Hong Kong plans to host an “invitation-only” conference next month for some of the world’s richest family offices.
A Wealth for Good event in Hong Kong in late March will be aimed at representatives of the world’s richest families, according to three people familiar with the situation.
The meeting will target the largest family funds in the Middle East and China and a few funds from the US and Europe, two of the people said. Hong KongCEO John Lee.
The city competes with rival stronghold Singapore to control personal wealth. aim to restart the economy After three years of Covid-19 restrictions, talent drained and growth stifled. Hong Kong, which just reopened its border with mainland China last month, shrank her 3.5% in 2022, while Singapore grew her 3.6%.
The city government will allocate HK$100 million (US$12.7 million) and set up a steering committee focused on attracting family offices, Treasury Secretary Paul Chan on Wednesday outlined Hong Kong’s annual budget. Tax relief for first-time homebuyers.
“I think the government has realized that this is an area where they should work harder . . . says so.
“After the coronavirus situation normalized and many wealthy Chinese returned, their priority was…Hong Kong.”
A government spokesperson said details of the wealth management event “will be shared in due course.”
in him October Policy SpeechLee said Hong Kong will try to attract “more than 200 family offices” to expand or establish operations by the end of 2025. Assets of at least HK$240 million.
The city faces stiff competition from Singapore, where the number of family offices surged from a handful in 2018 to an estimated 1,500 last year, according to data analytics firm Handshakes.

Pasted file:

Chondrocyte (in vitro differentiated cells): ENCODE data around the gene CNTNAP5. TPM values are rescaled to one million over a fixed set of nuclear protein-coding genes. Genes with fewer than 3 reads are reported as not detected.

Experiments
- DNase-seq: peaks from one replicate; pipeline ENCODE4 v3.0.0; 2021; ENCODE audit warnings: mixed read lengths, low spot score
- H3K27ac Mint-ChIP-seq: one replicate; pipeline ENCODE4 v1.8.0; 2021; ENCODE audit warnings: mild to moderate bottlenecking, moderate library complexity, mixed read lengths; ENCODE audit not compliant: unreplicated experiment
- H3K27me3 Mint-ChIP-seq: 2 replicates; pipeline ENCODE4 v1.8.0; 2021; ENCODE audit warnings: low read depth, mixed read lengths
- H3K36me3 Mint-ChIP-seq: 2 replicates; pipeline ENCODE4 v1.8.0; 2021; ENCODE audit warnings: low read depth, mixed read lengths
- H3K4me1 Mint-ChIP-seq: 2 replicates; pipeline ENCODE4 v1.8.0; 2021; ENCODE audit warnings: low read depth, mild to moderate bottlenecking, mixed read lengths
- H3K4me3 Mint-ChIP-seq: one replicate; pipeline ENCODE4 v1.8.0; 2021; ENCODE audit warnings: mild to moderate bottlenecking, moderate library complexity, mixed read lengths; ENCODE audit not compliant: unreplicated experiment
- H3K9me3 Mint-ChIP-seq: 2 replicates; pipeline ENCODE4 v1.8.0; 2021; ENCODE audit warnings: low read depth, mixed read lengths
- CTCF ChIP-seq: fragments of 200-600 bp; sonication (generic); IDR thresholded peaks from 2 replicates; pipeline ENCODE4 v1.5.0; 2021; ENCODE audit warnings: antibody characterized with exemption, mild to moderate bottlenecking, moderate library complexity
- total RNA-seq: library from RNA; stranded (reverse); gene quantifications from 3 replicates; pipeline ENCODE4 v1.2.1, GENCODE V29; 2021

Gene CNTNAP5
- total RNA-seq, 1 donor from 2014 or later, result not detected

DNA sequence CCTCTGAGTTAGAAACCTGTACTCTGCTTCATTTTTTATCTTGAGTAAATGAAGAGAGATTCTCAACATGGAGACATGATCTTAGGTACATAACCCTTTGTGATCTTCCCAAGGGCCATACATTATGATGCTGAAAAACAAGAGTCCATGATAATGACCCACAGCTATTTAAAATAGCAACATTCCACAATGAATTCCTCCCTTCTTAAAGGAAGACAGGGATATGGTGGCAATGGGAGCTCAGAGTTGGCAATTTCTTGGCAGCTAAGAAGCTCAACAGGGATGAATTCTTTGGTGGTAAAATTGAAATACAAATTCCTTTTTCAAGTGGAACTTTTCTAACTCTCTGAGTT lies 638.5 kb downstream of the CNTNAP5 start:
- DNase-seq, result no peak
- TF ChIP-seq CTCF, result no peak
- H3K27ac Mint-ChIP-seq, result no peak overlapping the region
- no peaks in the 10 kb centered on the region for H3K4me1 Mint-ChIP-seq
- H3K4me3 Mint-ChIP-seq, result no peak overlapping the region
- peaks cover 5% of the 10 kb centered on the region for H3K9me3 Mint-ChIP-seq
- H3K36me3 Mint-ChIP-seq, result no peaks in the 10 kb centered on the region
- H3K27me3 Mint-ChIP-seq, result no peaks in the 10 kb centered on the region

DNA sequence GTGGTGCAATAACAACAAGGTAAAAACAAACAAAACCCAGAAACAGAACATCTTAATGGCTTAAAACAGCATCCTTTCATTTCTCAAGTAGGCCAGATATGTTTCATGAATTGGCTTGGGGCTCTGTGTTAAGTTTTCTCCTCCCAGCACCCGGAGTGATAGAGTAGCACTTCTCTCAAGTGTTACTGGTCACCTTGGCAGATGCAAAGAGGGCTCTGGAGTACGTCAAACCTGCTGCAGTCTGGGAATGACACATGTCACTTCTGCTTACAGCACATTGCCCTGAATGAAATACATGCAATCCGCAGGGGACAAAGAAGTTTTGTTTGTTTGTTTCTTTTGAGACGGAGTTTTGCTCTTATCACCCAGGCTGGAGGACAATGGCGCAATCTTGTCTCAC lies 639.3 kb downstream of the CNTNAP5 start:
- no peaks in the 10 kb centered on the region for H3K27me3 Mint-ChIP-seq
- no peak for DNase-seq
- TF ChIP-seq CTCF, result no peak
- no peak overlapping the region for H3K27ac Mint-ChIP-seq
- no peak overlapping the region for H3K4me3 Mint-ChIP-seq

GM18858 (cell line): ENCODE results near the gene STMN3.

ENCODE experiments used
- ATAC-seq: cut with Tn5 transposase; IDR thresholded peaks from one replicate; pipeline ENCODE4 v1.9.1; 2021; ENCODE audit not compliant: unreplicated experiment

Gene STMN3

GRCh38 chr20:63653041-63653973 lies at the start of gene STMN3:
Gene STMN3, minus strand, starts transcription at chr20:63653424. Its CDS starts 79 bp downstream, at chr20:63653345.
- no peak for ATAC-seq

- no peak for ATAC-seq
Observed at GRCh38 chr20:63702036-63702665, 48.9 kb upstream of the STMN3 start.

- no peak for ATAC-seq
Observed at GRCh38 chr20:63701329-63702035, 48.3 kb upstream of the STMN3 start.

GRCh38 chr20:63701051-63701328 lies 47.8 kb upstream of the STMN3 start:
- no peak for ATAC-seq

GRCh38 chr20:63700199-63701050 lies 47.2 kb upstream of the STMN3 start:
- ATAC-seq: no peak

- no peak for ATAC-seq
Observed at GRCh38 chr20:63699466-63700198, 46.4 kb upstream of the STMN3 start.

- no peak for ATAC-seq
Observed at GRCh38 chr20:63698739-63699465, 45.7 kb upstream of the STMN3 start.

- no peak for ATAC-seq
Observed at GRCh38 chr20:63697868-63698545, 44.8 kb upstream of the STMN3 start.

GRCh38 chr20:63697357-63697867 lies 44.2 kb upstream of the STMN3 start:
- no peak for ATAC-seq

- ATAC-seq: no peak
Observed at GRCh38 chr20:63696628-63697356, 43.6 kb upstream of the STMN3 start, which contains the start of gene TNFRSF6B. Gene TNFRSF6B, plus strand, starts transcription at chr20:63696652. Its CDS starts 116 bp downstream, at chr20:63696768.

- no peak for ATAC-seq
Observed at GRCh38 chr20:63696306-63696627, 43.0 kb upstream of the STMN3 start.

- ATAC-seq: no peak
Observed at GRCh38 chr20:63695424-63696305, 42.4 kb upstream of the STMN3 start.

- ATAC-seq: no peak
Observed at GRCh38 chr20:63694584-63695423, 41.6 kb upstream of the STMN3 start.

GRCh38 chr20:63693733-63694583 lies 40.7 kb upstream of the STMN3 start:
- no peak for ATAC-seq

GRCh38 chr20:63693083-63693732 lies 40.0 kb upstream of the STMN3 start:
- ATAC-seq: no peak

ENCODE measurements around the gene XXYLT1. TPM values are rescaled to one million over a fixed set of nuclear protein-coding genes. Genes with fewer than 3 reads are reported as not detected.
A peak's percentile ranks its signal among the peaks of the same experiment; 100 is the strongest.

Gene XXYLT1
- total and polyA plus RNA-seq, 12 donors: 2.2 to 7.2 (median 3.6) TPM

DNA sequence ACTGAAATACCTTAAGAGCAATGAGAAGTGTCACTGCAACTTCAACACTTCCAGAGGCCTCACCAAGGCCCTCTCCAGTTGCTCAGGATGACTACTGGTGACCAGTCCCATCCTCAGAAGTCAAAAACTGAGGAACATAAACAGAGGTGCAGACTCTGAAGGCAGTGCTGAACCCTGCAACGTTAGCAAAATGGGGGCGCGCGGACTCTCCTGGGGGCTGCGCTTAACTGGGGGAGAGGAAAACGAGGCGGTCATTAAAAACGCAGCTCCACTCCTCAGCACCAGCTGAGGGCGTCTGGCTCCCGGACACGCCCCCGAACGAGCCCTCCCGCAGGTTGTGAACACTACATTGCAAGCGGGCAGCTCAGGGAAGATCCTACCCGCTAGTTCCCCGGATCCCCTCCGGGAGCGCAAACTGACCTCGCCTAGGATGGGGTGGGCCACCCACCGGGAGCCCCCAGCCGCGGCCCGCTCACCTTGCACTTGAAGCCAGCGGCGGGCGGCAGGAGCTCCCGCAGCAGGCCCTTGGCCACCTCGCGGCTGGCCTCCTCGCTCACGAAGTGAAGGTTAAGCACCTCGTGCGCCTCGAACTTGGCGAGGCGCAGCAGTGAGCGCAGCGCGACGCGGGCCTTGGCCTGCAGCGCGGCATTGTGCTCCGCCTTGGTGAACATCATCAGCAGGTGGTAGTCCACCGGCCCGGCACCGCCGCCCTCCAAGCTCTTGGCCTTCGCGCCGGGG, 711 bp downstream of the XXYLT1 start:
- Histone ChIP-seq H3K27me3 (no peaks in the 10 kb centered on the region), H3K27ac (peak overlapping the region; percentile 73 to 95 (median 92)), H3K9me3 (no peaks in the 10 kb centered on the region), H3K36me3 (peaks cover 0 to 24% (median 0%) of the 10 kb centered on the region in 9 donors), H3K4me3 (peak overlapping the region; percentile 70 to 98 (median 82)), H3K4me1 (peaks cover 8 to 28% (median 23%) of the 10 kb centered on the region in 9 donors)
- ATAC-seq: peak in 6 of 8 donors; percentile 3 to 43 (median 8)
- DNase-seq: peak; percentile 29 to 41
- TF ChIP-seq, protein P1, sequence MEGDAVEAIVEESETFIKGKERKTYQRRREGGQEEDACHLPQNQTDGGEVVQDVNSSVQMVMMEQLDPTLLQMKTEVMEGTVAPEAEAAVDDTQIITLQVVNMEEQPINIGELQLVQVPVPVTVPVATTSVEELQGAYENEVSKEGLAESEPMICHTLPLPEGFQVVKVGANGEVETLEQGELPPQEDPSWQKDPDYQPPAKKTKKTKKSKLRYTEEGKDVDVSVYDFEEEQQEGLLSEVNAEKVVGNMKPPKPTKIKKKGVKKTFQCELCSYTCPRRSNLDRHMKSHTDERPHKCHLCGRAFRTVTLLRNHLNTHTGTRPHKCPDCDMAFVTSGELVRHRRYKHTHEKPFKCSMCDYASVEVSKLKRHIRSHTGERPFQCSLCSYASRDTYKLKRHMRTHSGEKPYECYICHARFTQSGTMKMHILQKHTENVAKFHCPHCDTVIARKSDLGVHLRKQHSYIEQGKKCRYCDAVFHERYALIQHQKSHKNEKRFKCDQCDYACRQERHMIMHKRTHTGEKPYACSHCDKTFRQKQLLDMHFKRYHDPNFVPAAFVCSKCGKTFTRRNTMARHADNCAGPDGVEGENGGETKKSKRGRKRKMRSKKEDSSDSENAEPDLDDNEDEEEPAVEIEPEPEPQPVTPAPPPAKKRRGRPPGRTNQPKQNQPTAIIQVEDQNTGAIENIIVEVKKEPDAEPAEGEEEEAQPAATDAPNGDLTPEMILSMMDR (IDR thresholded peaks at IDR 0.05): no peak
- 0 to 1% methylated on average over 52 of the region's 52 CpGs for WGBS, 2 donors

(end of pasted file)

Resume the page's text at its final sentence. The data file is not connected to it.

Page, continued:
Hong Kong also announced a number of policies on Wednesday to stimulate consumption after spending more than HK$600 billion on Covid containment and economic relief measures.
Mr Chan announced that HK$5,000 in spending vouchers will be distributed to more than 6 million adult residents in an attempt to contain a sharp rise in the deficit, which the government has estimated at HK$140 billion over 2022-23. half of the amount allocated last year. .
A sharp drop in land sales has slashed Hong Kong’s fiscal reserves to an estimated HK$817 billion, nearly a third of 2019’s pre-pandemic levels.
“Our economy is recovering . . . but the situation in the retail sector may not be the same,” Chan said. “We need to step up our recovery in the next round. [consumption vouchers] Uses less resources. ”
The government will also cut tax rates on first-time buyers of homes under HK$9 million to revive the sluggish property market. Last year’s house prices he fell 15.6%. sales fell 40%.
Chan expects the economy to expand by 3.5% to 5.5% this year, with annual GDP growth averaging 3.7% from 2024 to 2027, compared to an average of 2.8% in the decade before the pandemic. increase.